Been a looong time since I've had (or even seen) an 472, but I has two and I do remember being happy when I got mine "UP TO" 12-13 MPG. Those puppies where not made for economy.

Alscad56
12-22-12, 01:41 AM
This will not work without changing the rear gears. The gears are very high (low numerically), so OD will be useless. Cadillac was already doing everything they could to get mileage out of their cars by this point. The 56 Cad benefited because it has a gear set in the mid 3s, while the car in question will have a low 2 gear set.


Actually, my '56 has 3.07, which is the original gear. What are the gears of a 69? Because, correct me if I'm wrong, but FWB, Roadmaster and Caprice's have 2.56 and 2.93 gears as hwy option for better mileage, with a 700R4 or 4L60E (same basic trans.). This combination gives the best highway mileage than with mid-3's and higher gears. You only lose out a little on acceleration. Since I've changed to 3.23 gears (from 2.56) in my 94 Fleetwood, the mileage dropped slightly,but performance increased. You also have to put the correct torque converter with the proper lock-up.[COLOR="Silver"]

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I just looked it up and apparently, the 69 Cadillac has a 2.94 ratio, so putting a 700R4 with proper torque converter lock-up should improve mileage.

Aron9000
12-22-12, 02:42 AM
This will not work without changing the rear gears. The gears are very high (low numerically), so OD will be useless. Cadillac was already doing everything they could to get mileage out of their cars by this point. The 56 Cad benefited because it has a gear set in the mid 3s, while the car in question will have a low 2 gear set.

In my opinion, just make sure everything is in top running order. It is good that you can have your exhaust gas emissions monitored, this will greatly help with tuning. Fresh plugs, properly gapped, wires, cap, rotor, set timing. If still running a cat (and in Europe, I suspect you are), you will see a benefit to going to a modern monolith cat instead of the old restrictive pellet type. A little more efficiency can be gained by a freer flowing exhaust. If you can't do full duals, you can do a very nice two into one into duals:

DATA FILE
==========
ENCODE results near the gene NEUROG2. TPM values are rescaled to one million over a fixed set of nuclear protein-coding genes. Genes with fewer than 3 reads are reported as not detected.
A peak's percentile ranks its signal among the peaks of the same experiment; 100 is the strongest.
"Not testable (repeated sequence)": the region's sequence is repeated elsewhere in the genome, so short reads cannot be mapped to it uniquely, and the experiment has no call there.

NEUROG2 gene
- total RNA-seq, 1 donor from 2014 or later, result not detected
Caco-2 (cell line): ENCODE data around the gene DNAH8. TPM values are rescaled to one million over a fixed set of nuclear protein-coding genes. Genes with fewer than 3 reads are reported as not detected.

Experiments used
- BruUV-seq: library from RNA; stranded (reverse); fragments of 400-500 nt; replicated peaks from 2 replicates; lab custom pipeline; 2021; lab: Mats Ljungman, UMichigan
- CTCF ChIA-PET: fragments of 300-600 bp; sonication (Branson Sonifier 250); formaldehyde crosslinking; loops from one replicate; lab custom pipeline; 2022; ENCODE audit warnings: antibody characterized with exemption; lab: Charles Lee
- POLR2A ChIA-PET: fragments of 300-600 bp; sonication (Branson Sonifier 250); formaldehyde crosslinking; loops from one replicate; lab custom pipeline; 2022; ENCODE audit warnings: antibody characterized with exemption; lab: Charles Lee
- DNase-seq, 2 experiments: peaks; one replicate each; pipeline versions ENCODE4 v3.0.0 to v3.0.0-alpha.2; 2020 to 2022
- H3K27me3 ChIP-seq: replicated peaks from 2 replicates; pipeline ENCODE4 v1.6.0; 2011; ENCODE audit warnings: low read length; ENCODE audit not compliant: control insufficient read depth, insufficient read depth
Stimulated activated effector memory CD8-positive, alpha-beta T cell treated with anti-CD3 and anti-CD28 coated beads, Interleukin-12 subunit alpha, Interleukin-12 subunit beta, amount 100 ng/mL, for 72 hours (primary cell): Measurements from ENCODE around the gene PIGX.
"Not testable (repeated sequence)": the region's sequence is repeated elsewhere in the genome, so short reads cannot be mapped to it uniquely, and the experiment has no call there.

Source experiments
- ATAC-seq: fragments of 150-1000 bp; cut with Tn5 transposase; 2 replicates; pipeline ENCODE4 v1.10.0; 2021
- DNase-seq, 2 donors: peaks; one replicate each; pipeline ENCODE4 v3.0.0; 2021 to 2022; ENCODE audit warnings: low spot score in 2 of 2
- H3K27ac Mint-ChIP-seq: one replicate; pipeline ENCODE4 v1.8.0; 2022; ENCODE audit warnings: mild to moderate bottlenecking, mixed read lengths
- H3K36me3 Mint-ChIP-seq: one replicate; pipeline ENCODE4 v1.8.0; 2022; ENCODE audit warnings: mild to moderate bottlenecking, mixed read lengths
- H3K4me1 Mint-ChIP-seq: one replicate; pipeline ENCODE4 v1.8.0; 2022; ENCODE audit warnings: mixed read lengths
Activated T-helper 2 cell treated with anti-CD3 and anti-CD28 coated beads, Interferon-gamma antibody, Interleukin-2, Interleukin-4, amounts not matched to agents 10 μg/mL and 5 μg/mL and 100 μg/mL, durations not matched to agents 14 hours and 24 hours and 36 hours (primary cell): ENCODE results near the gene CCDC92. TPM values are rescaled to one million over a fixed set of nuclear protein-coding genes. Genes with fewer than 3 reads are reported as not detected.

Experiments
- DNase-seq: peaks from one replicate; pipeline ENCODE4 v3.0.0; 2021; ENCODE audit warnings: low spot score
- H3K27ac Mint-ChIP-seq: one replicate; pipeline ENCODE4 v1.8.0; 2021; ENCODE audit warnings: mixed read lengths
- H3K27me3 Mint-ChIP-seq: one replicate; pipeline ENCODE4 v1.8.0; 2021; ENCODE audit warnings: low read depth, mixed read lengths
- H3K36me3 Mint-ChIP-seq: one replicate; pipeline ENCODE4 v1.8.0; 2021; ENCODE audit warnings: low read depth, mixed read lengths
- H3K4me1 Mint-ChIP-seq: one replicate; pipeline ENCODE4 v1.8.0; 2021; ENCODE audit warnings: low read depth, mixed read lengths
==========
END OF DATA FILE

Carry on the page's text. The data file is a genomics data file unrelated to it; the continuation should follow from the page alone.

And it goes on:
http://i40.photobucket.com/albums/e202/jayoldschool/13.jpg

The best to hope for

Jay, his car is a 1969 with the 472, no cat converters. I looked it up, the standard rear gear ratio for a 1969 is a 2.94:1(I'm sure other shorter ratios were optional), so no need to swap rear ends if he installs an overdrive tranny. In 1969 Cadillac didn't give a damn about such things as emissions or gas mileage. That's why I love the old 1960's Caddys, you couldn't buy a car that screamed louder "F you damn dirty hippies!!!"

As far as overdrive trannies go, a stock 700R4 might be a bit weak, this car made over 500lb-ft torque stock. I'm sure a built 700R4 would hold up, but I'd go with a 4L80, that's GM's heavy duty overdrive they put into 3/4 and 1 ton trucks and vans. Very hard to break a 4L80, they are way more durable than a 700R4 or 4L60e. Also of note that Bentley used the 4L80e on its Arnage, that car had a 6.75 liter twin turbo v8 making 450hp and 646lb-ft torque. Like I said, you aren't going to break a 4L80e

cadchris
12-22-12, 03:13 AM
Wow, everyone already posted some of my ideas and I give them credit. Your getting very good advice here.

This turned out to be a long post of info! I'm sure there will be those who wish I didn't post it because its' so long, but it should be very informative for all.......
Grab some coffee's, tea's, or beers because by the time everyone gets through this long post your going to be WIRED :banana: and DRUNK!:alchi: or a little Brain Fried! :bulging:

I just like to post back-up info and links to what I'm talking about so everyone can make better decisions......I love new automotive technology and apply it to old cars!

I'd stay with the Delco plugs, and go 1-2 ranges colder then bump up timing to see what you can get without detonation and lean out the carb.....Old saying "Lean Is Mean"!

One of the best ways to tune even a carburated engine on the road is with a WideBand O2 sensor. They're pretty affordable now. The best one is made by INNOVATE:
http://www.innovatemotorsports.com/


Here's one for $167 U.S. Ebay has many listed.
http://preracing.com/product_info.php/innovate-dbred-gauge-lc1-kit-wideband-oxygen-sensor-p-1573

Definitely do an HEI Distributor! Maybe with an adjustable vacuum advance....I think Crane makes them.


Here's some very good info on 472 HEI Conversion!!!!!!!!!!!
http://www.cadillacforums.com/forums/500-472-425-368/41240-68-472-hei-conversion.html

http://www.cadillacforums.com/forums/500-472-425-368/30891-hei-installed.html